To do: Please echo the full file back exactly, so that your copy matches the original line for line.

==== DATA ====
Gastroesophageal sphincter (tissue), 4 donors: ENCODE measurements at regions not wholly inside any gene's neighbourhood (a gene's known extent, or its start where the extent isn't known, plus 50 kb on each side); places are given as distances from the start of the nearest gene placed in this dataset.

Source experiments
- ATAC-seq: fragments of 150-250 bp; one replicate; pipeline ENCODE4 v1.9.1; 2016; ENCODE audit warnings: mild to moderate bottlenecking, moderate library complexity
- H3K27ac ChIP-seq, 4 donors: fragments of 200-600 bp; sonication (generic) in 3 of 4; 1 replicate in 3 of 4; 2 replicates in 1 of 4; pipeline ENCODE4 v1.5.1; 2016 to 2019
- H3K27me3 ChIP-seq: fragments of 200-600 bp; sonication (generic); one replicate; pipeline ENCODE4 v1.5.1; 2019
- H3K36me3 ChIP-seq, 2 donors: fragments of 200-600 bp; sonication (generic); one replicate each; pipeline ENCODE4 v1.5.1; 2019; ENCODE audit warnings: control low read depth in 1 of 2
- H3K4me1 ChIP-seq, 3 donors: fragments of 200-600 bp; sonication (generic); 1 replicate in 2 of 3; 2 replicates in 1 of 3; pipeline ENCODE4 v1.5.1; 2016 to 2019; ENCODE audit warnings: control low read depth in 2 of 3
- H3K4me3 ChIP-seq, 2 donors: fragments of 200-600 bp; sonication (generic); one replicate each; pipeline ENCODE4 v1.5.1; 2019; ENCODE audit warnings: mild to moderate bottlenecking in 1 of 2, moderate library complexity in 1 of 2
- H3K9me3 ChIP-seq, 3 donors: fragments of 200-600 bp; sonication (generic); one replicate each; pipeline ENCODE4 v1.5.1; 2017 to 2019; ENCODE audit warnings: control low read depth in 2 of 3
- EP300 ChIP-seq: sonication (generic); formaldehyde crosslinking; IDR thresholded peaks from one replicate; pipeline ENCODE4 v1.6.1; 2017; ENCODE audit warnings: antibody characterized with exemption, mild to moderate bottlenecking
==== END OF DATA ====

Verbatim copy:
Gastroesophageal sphincter (tissue), 4 donors: ENCODE measurements at regions not wholly inside any gene's neighbourhood (a gene's known extent, or its start where the extent isn't known, plus 50 kb on each side); places are given as distances from the start of the nearest gene placed in this dataset.

Source experiments
- ATAC-seq: fragments of 150-250 bp; one replicate; pipeline ENCODE4 v1.9.1; 2016; ENCODE audit warnings: mild to moderate bottlenecking, moderate library complexity
- H3K27ac ChIP-seq, 4 donors: fragments of 200-600 bp; sonication (generic) in 3 of 4; 1 replicate in 3 of 4; 2 replicates in 1 of 4; pipeline ENCODE4 v1.5.1; 2016 to 2019
- H3K27me3 ChIP-seq: fragments of 200-600 bp; sonication (generic); one replicate; pipeline ENCODE4 v1.5.1; 2019
- H3K36me3 ChIP-seq, 2 donors: fragments of 200-600 bp; sonication (generic); one replicate each; pipeline ENCODE4 v1.5.1; 2019; ENCODE audit warnings: control low read depth in 1 of 2
- H3K4me1 ChIP-seq, 3 donors: fragments of 200-600 bp; sonication (generic); 1 replicate in 2 of 3; 2 replicates in 1 of 3; pipeline ENCODE4 v1.5.1; 2016 to 2019; ENCODE audit warnings: control low read depth in 2 of 3
- H3K4me3 ChIP-seq, 2 donors: fragments of 200-600 bp; sonication (generic); one replicate each; pipeline ENCODE4 v1.5.1; 2019; ENCODE audit warnings: mild to moderate bottlenecking in 1 of 2, moderate library complexity in 1 of 2
- H3K9me3 ChIP-seq, 3 donors: fragments of 200-600 bp; sonication (generic); one replicate each; pipeline ENCODE4 v1.5.1; 2017 to 2019; ENCODE audit warnings: control low read depth in 2 of 3
- EP300 ChIP-seq: sonication (generic); formaldehyde crosslinking; IDR thresholded peaks from one replicate; pipeline ENCODE4 v1.6.1; 2017; ENCODE audit warnings: antibody characterized with exemption, mild to moderate bottlenecking